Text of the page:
Missionary work among the Indians, like that in all lands, has its hours of sadness and discouragement as well as of hope and rejoicing. We look back with thankfulness that it was not only our privilege to go forth weeping, bearing the precious seed, but that in addition the Master of the harvest gave us the joy of the reapers. It was our great happiness to see “many a sheaf both ripe and golden” gathered in. The work was one of peculiar hardships to both Mrs. Young and myself, but the conversion of scores of souls every year amply repaid us for the sufferings and anxieties of that life so isolated and lonely as it must necessarily be in mission fields so far from civilization. Many encouraging incidents were constantly occurring to cheer the hearts of the lonely toilers and to stimulate them to labor on in the blessed work. It is a joy to record some of these trophies won not only through our own feeble instrumentality, but also through the loving, consecrated efforts of our loved brother missionaries. One of these dear brethren, writing, says:
“A young Indian who was very sick had his friends bring him twenty-five miles to the home of the missionary. He wept when he came into his presence, and said he wanted to learn about Jesus before he died. He said, ‘I am very wicked, and I want to get a new heart.’ When urged to pray he replied, ‘I can’t pray; I don’t know how.’ The faithful missionary, with a conscious sense of the nearness and infinite compassion of the Divine One, earnestly pointed him to the Lamb of God. Next day, when the missionary called upon him, the poor sick man, holding out his hand, exclaimed with rapture, ‘Jesus has heard my prayer and made my heart good. Now pray for wife also.’ He began from that time to recover from his sickness, and a few days later his wife also accepted Christ as her Saviour, and now both are rejoicing in Jesus.”
A beautiful story is told by one of our earlier Indian missionaries of a proud and powerful chief who, under the preaching of the Gospel, became deeply convicted of sin. Trembling under a sense of his guilt, he came to the missionary and offered him his much-prized belt of wampum to have his load of guilt removed. When told that the Lord Jesus did not want this offering he went away very sad and depressed in spirit. Soon after he returned and offered his gun and favorite dog. “These are not what Christ wants,” said the missionary. Again he went away sorrowful, but after a time he returned and offered his wigwam and family. The faithful missionary, who saw the struggle that was going on in his heart, refused for his Master even these, saying that “the Saviour could not accept even these as a sacrifice for sin.” The poor convicted, half -despairing Indian then threw himself down upon the ground, and, lifting up his tearful eyes, exclaimed, “Here, Lord, I can do no more. Please take poor Indian too.” The answer of peace and pardon was not long in coming.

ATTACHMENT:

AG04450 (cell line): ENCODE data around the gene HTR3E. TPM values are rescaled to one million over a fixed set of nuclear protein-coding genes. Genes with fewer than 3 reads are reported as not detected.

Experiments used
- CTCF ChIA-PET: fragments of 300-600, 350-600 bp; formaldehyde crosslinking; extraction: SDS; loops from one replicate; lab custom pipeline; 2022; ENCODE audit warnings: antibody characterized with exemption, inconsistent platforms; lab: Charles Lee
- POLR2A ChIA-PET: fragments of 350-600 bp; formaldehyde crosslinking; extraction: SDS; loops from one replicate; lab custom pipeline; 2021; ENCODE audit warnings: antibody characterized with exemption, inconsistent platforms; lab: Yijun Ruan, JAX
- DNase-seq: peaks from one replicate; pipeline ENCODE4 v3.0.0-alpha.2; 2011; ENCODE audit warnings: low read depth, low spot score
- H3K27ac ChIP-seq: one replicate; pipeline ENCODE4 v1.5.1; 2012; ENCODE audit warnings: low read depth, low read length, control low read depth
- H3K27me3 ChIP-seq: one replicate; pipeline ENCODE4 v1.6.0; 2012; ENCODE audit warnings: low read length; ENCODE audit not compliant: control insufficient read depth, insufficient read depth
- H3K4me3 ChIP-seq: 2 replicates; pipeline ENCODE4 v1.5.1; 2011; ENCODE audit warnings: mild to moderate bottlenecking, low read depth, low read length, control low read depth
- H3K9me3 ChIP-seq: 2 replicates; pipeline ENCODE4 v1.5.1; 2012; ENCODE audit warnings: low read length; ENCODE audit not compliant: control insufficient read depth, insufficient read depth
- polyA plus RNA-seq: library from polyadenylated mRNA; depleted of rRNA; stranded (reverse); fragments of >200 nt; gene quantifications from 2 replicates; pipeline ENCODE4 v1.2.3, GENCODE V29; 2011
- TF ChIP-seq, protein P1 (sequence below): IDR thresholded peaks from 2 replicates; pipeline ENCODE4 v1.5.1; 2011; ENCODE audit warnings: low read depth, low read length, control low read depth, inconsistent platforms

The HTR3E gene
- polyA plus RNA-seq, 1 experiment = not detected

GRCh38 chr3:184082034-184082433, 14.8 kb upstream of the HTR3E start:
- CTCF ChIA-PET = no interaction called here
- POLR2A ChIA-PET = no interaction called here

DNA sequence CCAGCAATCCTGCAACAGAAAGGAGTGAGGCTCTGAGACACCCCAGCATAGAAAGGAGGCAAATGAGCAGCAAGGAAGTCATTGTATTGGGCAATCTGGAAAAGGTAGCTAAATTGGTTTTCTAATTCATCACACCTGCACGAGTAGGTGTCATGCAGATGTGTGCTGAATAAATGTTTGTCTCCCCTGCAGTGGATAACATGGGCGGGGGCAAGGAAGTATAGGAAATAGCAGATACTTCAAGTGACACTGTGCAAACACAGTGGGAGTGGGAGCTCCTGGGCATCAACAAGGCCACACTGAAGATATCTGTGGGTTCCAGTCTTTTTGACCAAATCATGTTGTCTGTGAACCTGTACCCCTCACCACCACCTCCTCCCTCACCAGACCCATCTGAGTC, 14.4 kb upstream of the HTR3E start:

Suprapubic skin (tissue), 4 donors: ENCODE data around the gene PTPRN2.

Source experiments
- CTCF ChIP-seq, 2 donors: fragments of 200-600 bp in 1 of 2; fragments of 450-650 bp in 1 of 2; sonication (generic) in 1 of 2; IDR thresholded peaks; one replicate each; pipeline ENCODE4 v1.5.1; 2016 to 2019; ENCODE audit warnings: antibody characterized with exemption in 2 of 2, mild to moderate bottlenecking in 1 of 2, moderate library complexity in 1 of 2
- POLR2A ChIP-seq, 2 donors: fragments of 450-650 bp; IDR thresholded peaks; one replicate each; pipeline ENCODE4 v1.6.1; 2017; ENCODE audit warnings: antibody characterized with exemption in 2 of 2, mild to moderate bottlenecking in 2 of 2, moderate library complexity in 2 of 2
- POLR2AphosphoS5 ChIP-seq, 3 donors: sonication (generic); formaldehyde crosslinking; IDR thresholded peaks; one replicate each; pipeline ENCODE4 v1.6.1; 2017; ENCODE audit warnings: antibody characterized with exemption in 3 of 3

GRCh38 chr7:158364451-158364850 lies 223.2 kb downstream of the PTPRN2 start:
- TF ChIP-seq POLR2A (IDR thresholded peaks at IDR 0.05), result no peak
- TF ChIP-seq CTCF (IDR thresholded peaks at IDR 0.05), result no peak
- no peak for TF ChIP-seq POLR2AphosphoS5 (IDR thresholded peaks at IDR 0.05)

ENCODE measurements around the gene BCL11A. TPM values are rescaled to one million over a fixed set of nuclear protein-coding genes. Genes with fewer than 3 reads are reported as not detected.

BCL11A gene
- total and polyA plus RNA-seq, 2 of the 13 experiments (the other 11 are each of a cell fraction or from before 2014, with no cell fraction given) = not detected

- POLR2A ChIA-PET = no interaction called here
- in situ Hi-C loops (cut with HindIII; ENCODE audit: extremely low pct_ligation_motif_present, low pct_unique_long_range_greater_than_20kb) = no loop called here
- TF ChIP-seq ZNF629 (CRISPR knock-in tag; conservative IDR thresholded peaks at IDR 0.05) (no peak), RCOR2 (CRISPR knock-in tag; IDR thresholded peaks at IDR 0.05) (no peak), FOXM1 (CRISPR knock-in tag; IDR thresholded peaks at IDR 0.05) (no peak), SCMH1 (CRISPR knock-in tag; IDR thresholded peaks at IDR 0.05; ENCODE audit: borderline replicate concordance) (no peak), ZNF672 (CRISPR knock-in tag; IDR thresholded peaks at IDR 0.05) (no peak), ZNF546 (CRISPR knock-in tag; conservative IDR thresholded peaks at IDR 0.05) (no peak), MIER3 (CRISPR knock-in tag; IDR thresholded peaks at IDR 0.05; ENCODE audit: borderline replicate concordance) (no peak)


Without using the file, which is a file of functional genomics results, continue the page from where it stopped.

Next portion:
Many more delightful instances could be given of the Gospel’s power to save even the poor Indian. We give more fully in detail the story of the conversion of Joe. It has been made a blessing to many. We trust the placing it here on record will cause it to be a stimulus and blessing to many more. How true it is that it is not always that the greatest results for God are obtained when the surroundings are most favorable! The crowded, enthusiastic audience does not always yield the greatest number of converts. How often has it been seen by the faithful minister or devoted Sunday-school teacher that their work seemed specially owned of God when under difficulties and discouragements they sacrificed self and personal comfort to be in their place and do their duty!
Many can look back to some cold, wet Sunday or other apparently very unfavorable time, from the human stand-point, when, because they were in their place, precious immortal souls were then influenced by the truth and heartily, believingly accepted Christ as their personal, conscious Saviour. Little did I dream, as I stood up before the little company on that Dakota prairie and preached that short, simple sermon, that it was to be one of the successful sermons of my life. (from chapter IX of Stories from Indian Wigwams and Northern Campfires by Egerton Ryerson Young, Lighthouse Trails, 2011, Retail: $15.95)